institute. There is no non-university sector at present and no
    private institutions.
    Principles of university autonomy, academic freedom and the
    integration of research and higher education are enforced. All
    institutions may organise academic and professional studies.
    The following bodies play an important role in higher education:
         The    Ministry    of   Education   and   Science    which   has
    responsibilities   for   higher    education    policy    making   and
    implementation.
         The Science Council which is an independent science and
    research institute. It provides advice to the Parliament and the
    Government on the organisation and financing of science and
    research and is responsible for the quality assurance of doctoral
    studies.
         The Conference of Rectors which represents the interests of
    higher education institutions and plays a very important role in the
    policy making process.
         The National Union of Students which represents and
    protects civil and social rights as well as the legal interests of
    students.
         The Centre for Quality Assessment in Education (see below).
    7.2 Legislation on higher education and provision of quality
    assurance
    The legislation on research and higher education promulgated in
    1991 stated that "qualification requirements for institutions of


                                       75
    higher education and research institutes shall be established by
    the Government of the Republic of Lithuania upon the proposal of
    the Science Council of Lithuania" (Article 15). New legislation on
    higher education is in preparation.
    Qualitative Regulations of Higher Education as well as Regulations
    for the Establishment and Assessment of Higher Education
    Institutions were approved by the Government in 1993 and
    amended in 1996. The General Regulations of the System of
    Research Degrees and Pedagogical Research Titles of the
    Republic of Lithuania makes provision for doctoral studies. In 1996
    the Ministry of Education and Science approved the Rules of
    Quality Assurance for Institutions of Research and Higher
    Education (herein Rules). All these documents form the legislative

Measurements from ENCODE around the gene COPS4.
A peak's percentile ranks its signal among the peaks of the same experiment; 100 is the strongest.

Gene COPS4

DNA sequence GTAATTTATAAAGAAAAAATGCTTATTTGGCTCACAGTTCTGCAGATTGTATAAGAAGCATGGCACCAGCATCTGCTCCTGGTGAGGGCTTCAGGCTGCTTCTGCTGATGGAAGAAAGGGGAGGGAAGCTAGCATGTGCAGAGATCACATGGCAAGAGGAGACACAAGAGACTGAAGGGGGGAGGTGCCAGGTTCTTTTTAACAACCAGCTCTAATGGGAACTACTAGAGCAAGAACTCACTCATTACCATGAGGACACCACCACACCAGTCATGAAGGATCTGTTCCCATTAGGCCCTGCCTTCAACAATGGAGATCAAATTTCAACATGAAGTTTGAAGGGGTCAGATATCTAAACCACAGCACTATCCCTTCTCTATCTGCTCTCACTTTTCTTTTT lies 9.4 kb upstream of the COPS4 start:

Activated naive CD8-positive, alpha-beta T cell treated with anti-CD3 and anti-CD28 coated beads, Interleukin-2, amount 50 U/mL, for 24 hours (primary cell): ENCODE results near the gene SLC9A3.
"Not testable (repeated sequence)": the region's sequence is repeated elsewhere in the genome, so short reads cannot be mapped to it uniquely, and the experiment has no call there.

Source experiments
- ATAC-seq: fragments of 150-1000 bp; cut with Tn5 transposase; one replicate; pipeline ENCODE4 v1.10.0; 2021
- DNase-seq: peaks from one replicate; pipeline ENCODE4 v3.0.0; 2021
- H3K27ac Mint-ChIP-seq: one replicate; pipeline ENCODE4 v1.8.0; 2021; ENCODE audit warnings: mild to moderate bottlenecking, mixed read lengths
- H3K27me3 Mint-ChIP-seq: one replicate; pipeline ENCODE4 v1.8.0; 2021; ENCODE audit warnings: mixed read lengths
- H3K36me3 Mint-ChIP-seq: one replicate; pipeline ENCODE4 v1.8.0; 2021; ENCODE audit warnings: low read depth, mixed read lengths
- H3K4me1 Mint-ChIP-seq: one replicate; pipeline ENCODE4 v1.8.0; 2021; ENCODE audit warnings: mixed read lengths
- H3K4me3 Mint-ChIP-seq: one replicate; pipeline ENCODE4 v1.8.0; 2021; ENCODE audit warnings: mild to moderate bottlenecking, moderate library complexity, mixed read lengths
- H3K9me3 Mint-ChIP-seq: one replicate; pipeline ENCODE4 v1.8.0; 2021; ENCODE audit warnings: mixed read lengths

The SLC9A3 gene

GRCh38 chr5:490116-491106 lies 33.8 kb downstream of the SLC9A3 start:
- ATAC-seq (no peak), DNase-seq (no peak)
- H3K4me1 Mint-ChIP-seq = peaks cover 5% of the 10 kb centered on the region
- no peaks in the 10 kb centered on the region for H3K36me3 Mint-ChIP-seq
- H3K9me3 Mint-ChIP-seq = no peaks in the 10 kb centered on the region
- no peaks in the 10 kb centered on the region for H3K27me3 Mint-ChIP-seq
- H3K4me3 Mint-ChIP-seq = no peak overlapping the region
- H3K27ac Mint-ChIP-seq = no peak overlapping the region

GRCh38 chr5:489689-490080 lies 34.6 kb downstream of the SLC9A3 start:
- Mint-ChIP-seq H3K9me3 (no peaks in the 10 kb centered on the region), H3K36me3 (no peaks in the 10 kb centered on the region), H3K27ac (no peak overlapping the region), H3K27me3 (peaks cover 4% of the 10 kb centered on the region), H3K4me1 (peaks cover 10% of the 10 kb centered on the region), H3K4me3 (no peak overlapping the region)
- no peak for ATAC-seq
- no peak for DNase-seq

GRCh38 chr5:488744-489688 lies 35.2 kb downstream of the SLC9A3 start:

basis for quality assurance in the Lithuanian higher education
    system.
    Each higher education institution has its statute and as a result of
    the adoption of the Rules, each institution (higher education and
    research) is entitled to nominate persons in charge of quality
    assurance, and to create mechanisms for evaluation of studies
    and research.
    The evaluation of basic studies, master's courses and research is
    organised by the Centre for Quality Assessment in Higher
    Education established by the Ministry of Education and Science in
    January 1995. The Centre fulfils the following functions in the field
    of assessment of research and higher education institutions:
        organises peer review of institutions
        organises the expertise of basic studies and master's
    courses, included on the register of the Ministry of Education and
    Science


                                     76
         co-ordinates    the   regular    self-evaluation   process    of
    institutions using a uniform methodology
         organises the quality expertise (peer review) of research
    activity and higher education institutions, combining it with the self-
    evaluation process
         accumulates, analyses and publishes information on the
    conclusions of the self-evaluation and peer review process
         formulates and summarises recommendations on quality
    enhancement for the scientific and pedagogical activities of
    institutions.
    The Centre if financed by a state budget with some additional
    financial support supplied by Lithuanian and foreign organisations.
    7.3 Implementation of quality assurance in higher education
    The evaluation of research and higher education in the country
    commenced in 1994 and as a result some recommendations and
    proposed rankings of institutions were made. In 1995 research in
    Lithuania was evaluated by foreign peers during a project
    organised by the Research Council of Norway. Both exercises
    recommended the creation of a national structure for regular